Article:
Chapter 42

1For the conductor, a maskil of the sons of Korah.   אלַֽמְנַצֵּ֜חַ מַשְׂכִּ֥יל לִבְנֵי־קֹֽרַח:
of the sons of Korah: Assir, Elkanah, and Abiasaf. At first, they were in their father’s counsel, but at the time of the controversy they parted, and when all those around them were swallowed up, and the earth opened its mouth, their place was left within the mouth of the earth, as the matter that is stated (Num. 26:11): “But the sons of Korah did not die.” There they uttered a song, and there they composed these psalms. [Then] they ascended from there, and the holy spirit rested on them, whereupon they prophesied concerning the exiles, the destruction of the Temple, and the Davidic dynasty.  
2As a hart cries longingly for rivulets of water, so does my soul cry longingly to You, O God.   בכְּאַיָּ֗ל תַּֽעֲרֹ֥ג עַל־אֲפִיקֵי־מָ֑יִם כֵּ֚ן נַפְשִׁ֨י תַֽעֲרֹ֖ג אֵלֶ֣יךָ אֱלֹהִֽים:
As a hart cries longingly for rivulets: Heb. תערג. The expression of ערג applies to the voice of the hart as the expression of נהם, roaring, applies to a lion; שּׁקוק, growling, to a bear; געה, lowing, to oxen, and צפצוף chirping, to birds. [See Teshuvoth Dunash, p. 18.] Our Sages said: The hind is the most pious of the beasts. When the beasts are thirsty for water, they gather to her so that she should raise her eyes to heaven. And what does she do? She digs a pit and thrusts her antlers into it and lows. Thereupon, the Holy One, blessed be He, has compassion on her and the deep brings up water for her.  
As a hart cries longingly: “As a hind cries longingly” is not stated, nor, “As a hart cries longingly (יערג) [in the masculine].” Only, “As a hart cries longingly.” Scripture speaks of [both] a male and a female. The male cries longingly for water, as we explained, and the female when she kneels to give birth, [because] her womb is narrow. [When] she cries out, the Holy One, blessed be He, is compassionate and prepares a serpent, which bites her on her birth canal, whereupon her womb opens. Menachem (p. 138) connects תערג with (Song 5:13): “His cheeks are like a bed of (כערוגת) spice,” but his view is impossible. Dunash (p. 18) too explained it as the sound of the hart.  
3My soul thirsts for God, for the living God; when will I come and appear before God?   גצָמְאָ֬ה נַפְשִׁ֨י | לֵֽאלֹהִים֘ לְאֵ֪ל֫ חָ֥י מָתַ֥י אָב֑וֹא וְ֜אֵֽרָאֶ֗ה פְּנֵ֣י אֱלֹהִֽים:
when will I come and appear before God?: to make the pilgrimages on the festivals. Here he prophesied concerning the destruction of the Temple. “Why are you downcast?” is stated here three times, corresponding to the three kingdoms destined to curtail the Temple service, and Israel will cry out and be redeemed: the kingdoms of Babylon, Greece, and Edom.  
My soul thirsts: The people of Israel say this in the Babylonian exile.  
4My tears were my bread day and night when they say to me all day long, "Where is your God?"   דהָֽיְתָה־לִּ֬י דִמְעָתִ֣י לֶ֖חֶם יוֹמָ֣ם וָלָ֑יְלָה בֶּֽאֱמֹ֥ר אֵלַ֥י כָּל־הַ֜יּ֗וֹם אַיֵּ֥ה אֱלֹהֶֽיךָ:
My tears were my bread: From here we derive that distress satiates a person, and he does not seek to eat. Similarly, Scripture states regarding Hannah (I Sam. 1:7): “and she wept and did not eat.”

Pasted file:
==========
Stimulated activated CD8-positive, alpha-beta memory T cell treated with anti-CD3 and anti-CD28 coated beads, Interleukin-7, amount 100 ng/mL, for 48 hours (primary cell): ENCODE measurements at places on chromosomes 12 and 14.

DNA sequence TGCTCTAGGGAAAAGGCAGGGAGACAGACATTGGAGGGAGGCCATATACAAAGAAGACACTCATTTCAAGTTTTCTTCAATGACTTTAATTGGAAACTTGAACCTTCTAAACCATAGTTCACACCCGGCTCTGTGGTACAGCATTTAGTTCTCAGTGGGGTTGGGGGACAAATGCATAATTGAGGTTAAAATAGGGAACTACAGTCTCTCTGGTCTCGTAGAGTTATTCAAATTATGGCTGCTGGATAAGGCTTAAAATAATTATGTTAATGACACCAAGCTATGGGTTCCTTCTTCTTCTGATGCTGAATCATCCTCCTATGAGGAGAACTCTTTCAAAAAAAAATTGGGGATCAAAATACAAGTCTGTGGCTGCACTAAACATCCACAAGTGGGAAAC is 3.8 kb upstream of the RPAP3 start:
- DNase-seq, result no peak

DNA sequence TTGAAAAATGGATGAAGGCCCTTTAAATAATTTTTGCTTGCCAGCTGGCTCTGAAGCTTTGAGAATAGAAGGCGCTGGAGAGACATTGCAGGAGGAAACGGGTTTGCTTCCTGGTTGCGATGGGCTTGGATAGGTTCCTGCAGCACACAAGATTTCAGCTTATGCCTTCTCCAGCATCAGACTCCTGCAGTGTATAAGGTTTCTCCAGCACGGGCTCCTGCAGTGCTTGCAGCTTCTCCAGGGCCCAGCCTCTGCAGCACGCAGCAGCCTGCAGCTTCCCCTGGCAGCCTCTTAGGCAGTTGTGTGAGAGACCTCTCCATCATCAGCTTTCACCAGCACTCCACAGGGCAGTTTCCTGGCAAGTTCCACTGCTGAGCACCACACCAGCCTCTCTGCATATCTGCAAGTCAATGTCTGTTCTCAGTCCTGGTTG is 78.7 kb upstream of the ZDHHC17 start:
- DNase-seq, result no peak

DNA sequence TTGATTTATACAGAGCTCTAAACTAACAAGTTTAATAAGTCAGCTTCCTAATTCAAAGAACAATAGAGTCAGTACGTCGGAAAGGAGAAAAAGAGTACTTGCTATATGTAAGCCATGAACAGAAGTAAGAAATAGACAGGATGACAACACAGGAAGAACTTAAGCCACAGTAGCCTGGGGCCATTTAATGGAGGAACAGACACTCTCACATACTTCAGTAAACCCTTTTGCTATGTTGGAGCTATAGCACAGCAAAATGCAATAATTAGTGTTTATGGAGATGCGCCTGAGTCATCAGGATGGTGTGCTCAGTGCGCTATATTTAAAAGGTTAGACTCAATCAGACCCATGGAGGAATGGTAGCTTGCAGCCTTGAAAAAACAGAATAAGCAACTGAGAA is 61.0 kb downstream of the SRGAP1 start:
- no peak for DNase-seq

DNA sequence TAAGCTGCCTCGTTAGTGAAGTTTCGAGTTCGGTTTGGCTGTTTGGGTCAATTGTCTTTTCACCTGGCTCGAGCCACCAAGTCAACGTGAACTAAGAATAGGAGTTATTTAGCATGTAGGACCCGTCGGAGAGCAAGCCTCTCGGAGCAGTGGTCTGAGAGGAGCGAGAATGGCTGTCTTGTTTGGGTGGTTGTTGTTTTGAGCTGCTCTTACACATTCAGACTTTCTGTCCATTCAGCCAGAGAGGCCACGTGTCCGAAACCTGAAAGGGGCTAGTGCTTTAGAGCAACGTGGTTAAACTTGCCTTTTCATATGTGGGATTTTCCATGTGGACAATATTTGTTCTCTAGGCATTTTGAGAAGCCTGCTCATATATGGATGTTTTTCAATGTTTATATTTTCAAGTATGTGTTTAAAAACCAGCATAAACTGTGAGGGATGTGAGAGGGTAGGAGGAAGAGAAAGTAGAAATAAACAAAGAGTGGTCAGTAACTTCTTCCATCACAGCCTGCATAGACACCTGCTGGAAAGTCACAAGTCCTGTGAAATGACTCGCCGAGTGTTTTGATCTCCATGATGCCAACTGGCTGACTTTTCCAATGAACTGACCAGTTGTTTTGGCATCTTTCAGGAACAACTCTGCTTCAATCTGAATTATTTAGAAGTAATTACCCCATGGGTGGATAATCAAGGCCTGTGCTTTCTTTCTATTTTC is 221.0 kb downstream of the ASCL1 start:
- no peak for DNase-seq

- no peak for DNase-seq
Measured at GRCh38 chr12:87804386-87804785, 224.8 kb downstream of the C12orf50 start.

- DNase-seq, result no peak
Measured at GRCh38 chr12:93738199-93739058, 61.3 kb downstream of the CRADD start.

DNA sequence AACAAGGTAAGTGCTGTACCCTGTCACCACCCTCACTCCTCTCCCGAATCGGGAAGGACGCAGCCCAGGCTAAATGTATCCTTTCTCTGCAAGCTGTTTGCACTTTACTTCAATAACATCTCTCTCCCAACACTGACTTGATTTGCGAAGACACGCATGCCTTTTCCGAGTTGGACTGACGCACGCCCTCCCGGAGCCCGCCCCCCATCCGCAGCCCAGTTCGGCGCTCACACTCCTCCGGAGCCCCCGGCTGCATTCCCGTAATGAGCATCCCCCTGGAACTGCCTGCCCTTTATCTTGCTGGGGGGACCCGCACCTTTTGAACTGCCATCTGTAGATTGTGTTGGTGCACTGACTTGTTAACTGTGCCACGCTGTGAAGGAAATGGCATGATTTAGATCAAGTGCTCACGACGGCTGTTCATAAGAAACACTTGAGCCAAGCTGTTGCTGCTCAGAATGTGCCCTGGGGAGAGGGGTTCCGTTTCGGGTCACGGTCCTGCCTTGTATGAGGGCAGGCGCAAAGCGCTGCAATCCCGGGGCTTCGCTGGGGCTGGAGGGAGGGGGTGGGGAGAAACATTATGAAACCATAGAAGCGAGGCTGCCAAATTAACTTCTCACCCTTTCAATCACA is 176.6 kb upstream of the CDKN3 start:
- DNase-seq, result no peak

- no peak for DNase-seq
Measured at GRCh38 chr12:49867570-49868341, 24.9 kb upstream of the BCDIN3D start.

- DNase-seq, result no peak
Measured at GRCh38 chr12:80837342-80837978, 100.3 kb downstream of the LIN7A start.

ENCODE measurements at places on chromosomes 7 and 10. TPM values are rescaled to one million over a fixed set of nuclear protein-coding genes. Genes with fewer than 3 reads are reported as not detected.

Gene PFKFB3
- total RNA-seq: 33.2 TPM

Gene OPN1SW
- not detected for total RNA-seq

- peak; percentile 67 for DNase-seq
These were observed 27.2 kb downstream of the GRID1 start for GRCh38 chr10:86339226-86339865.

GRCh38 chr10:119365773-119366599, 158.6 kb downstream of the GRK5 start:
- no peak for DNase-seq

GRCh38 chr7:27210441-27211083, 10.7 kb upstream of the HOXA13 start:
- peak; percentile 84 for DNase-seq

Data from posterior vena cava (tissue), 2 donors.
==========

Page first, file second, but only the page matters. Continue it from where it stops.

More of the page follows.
5These things I will remember, and I will pour out my soul [because of the pain which is] upon me, how I passed on with the throng; I walked slowly with them until the house of God with a joyful shouting and thanksgiving, a celebrating multitude.   האֵ֚לֶּה אֶזְכְּרָ֨ה | וְאֶשְׁפְּכָ֤ה עָלַ֨י | נַפְשִׁ֗י כִּ֚י אֶֽעֱבֹ֨ר | בַּסָּךְ֘ אֶדַּדֵּ֗ם עַד־בֵּ֥ית אֱלֹ֫הִ֥ים בְּקֽוֹל־רִנָּ֥ה וְ֜תוֹדָ֗ה הָ֘מ֥וֹן חוֹגֵֽג:
These things I will remember, etc., how I passed on with the throng: Pasoye in Old French. I remember this, and my soul pours out when I remember the festive pilgrimage, how I would pass on with the throngs of people and walk slowly with them until the House of God. סַ is an expression of a number. Another explanation: סַ is an expression of a human barrier. Another explanation: סַ is an expression of a covering and a booth, meaning covered wagons. סַ is an expression relating to צָב (Num. 7:3), “covered wagons” (עגלותצב). Covered like a booth, their name in the language of the Aggadah is סקפסטאות and אסקופיטי.  
I walked slowly with them: I walked slowly with them, as (Shab. 128b): “We may make calves and foals walk (מדדים) ,” and, “A woman may make her child walk (מדדה). This word serves in place of two words: אדדה עמהם, I walked with them, etay amut semble in Old French, to move together. Menachem (p. 62) associated it as an expression of affection (ידידות) , as (Jer. 12:7): ” I have delivered My soul’s beloved (ידידות) into the hand of her enemies.“ But Dunash (p. 27) interpreted אדדם as an expression of silence (דממה) , and likewise (above 37:7): ” Wait (דום) for the Lord, etc.“ Accordingly, the interpretation of אדדם is: ” I will be dumb, “ and I was silent until I came to the House of God with shouts of joy, as (above 39:2): ” I will guard my mouth [as though with] a muzzle, etc.“ and as (above 38:14): ” But I am like a deaf man, I do not hear, and like a mute, etc.“ דם is the radical of אדדם I would walk with them, as (Gen. 37:4): ” And they could not speak with him in peace," [equivalent to] לדבר עמו בשלום.